There are those who advise against cooking fish in a cast-iron skillet. It’ll stink up your pan, they say. To these cynics, we say: Ever heard of soap?

We hold that cast iron is an excellent medium for cooking any kind of fish, indoors or—during prime grilling season—outside. While you can certainly throw whole fish directly on the grill, cast iron offers two distinct advantages: 1) A properly seasoned skillet is more non-stick than even the most well-oiled grill grates, and 2) Cast iron’s evenly heated surface will give you a perfectly browned and crispy skin from head to tail.

Field Notes

You can substitute the trout for any similar-sized whole fish. If the fish are too long to fit inside your pan, remove the heads and/or tails before you stuff and cook.

Don’t want to fire up the grill? Move this recipe indoors and cook it on the stovetop.


Cast Iron Whole Trout with Capers and Lemon

Yield: 2 servings


Two whole rainbow trout (10 to 12 ounces each), butterflied
Kosher salt and freshly ground black pepper
1 lemon
A handful of assorted herbs on the stem (e.g. parsley, thyme, rosemary, chives, oregano, marjoram)
2 tablespoons extra-virgin olive oil
2 tablespoons drained capers
¼ cup coarsely chopped parsley



Prepare a medium-hot grill. Pat the trout dry with paper towels and season the inside with salt and pepper. Cut half of the lemon into thin slices, and stuff each trout with 2 or 3 of them (save the rest of the lemon for squeezing). Top the lemon with a small bunch of herbs and season outside of the fish with salt.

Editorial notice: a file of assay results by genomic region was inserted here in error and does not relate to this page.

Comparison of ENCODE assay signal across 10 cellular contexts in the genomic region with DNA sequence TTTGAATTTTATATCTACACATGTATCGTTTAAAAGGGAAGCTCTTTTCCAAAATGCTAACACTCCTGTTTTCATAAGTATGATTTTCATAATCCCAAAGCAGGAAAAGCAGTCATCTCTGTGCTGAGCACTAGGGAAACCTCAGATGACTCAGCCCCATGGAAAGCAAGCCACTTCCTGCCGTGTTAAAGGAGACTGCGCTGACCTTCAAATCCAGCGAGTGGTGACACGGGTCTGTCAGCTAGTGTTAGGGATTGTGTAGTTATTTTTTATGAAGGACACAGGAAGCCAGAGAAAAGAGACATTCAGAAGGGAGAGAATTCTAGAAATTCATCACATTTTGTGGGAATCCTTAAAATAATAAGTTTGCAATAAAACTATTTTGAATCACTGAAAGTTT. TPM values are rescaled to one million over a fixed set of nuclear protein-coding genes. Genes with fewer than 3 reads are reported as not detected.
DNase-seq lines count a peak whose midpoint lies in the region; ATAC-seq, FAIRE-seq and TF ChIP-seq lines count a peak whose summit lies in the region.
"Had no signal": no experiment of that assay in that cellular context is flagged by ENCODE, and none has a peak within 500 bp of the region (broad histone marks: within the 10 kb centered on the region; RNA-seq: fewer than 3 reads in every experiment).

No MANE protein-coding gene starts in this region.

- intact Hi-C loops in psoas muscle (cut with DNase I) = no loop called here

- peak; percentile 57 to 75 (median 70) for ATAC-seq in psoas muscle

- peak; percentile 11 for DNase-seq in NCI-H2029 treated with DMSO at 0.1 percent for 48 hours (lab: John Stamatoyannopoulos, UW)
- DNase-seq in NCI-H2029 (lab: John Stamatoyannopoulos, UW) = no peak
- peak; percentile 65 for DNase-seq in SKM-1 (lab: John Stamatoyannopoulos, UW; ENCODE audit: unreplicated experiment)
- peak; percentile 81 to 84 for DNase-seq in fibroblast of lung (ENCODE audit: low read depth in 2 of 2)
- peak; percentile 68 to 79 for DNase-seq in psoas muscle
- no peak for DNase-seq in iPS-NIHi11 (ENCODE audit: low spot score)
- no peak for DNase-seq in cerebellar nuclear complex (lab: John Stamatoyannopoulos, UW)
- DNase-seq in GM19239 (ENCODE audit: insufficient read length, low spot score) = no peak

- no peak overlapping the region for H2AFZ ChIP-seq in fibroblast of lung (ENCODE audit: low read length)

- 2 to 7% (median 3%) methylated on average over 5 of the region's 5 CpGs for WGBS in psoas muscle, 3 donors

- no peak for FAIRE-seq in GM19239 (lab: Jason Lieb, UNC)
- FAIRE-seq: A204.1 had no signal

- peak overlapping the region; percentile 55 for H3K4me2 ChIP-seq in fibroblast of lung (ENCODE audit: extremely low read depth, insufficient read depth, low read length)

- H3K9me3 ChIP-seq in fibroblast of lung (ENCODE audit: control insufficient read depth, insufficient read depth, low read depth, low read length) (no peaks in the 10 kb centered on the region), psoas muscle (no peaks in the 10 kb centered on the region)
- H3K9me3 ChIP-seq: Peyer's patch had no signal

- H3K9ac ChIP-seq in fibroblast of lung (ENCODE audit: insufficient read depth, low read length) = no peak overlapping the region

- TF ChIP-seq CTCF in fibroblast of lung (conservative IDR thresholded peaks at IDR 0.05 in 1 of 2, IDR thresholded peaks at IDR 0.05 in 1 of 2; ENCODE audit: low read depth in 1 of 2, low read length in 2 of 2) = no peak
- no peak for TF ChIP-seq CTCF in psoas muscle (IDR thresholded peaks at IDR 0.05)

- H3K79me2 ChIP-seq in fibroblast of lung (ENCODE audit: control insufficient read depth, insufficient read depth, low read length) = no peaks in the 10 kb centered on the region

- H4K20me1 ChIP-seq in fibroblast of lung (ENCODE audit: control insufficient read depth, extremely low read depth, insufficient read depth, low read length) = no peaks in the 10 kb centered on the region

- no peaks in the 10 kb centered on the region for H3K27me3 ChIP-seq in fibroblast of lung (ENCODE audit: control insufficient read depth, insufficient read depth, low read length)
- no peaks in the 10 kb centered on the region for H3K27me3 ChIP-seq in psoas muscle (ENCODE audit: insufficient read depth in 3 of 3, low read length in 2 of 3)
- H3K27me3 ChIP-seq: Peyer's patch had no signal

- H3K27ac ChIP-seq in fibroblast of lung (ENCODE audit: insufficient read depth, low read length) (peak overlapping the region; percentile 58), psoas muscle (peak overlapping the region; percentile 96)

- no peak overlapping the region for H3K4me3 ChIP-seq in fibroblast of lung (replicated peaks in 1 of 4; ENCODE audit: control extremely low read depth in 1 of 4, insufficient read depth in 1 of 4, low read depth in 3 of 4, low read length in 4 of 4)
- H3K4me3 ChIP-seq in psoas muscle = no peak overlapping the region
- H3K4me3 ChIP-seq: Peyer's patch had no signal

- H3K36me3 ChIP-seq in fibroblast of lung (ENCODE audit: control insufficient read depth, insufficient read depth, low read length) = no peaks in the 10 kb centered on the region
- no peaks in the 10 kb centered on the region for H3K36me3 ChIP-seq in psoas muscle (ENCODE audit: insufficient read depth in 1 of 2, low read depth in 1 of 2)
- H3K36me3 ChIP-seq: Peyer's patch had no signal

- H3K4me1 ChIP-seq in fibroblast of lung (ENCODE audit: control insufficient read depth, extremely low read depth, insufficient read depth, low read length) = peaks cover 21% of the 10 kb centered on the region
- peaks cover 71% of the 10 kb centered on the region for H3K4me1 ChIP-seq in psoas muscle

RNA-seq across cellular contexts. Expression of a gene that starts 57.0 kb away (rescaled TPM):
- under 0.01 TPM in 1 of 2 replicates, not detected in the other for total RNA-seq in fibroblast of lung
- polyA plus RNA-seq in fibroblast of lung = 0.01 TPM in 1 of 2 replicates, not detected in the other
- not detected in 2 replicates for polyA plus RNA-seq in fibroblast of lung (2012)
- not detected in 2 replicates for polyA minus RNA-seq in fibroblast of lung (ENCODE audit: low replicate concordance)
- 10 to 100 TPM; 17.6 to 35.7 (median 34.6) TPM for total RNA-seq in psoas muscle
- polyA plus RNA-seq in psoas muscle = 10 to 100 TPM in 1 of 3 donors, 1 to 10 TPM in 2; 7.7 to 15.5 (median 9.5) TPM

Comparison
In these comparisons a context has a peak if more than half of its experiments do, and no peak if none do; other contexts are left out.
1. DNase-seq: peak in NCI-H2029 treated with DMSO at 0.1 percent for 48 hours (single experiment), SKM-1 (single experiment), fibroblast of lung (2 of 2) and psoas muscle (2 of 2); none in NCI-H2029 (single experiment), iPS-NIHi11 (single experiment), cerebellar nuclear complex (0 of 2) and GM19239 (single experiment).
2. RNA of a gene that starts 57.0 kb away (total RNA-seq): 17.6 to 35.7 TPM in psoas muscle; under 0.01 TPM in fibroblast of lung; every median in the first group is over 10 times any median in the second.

Place a large cast iron skillet — the Field No.10 or No.12 will work best — over the fire and let it heat up for a few minutes. (If cooking indoors, preheat the pan over medium-high heat). Add the oil to the skillet. When it shimmers, add the trout and cook until golden brown on the bottom, 3 to 5 minutes. Using a fish spatula or two pairs of tongs, carefully flip the trout over. Continue cooking until opaque throughout, about 3 to 5 minutes longer.


Remove the skillet from the heat and add the butter and capers. Once the butter melts and begins to smell nutty, about 2 minutes, transfer the fish to serving plates. Squeeze the lemon into the skillet, add the parsley, and stir briefly. Spoon the butter-caper sauce over the fish and serve.


Serve promptly and use a paper towel to immediately remove butter-caper sauce residue from the skillet. (Be careful! The pan will still be hot.) When pan has cooled enough to handle, rinse well, wash with a firm cleaning brush, dry thoroughly, and apply a dab of Field Seasoning Oil.

Cast Iron Cookware that Makes Clean-up Easy

The key to reliable, use-it-every-day cast iron is seasoning: a smooth, well-seasoned skillet will clean up with just a quick wash, and produce natural non-stick performance every time. Apply a dab of Field Seasoning Oil after cleaning to protect your skillet and build durable non-stick seasoning.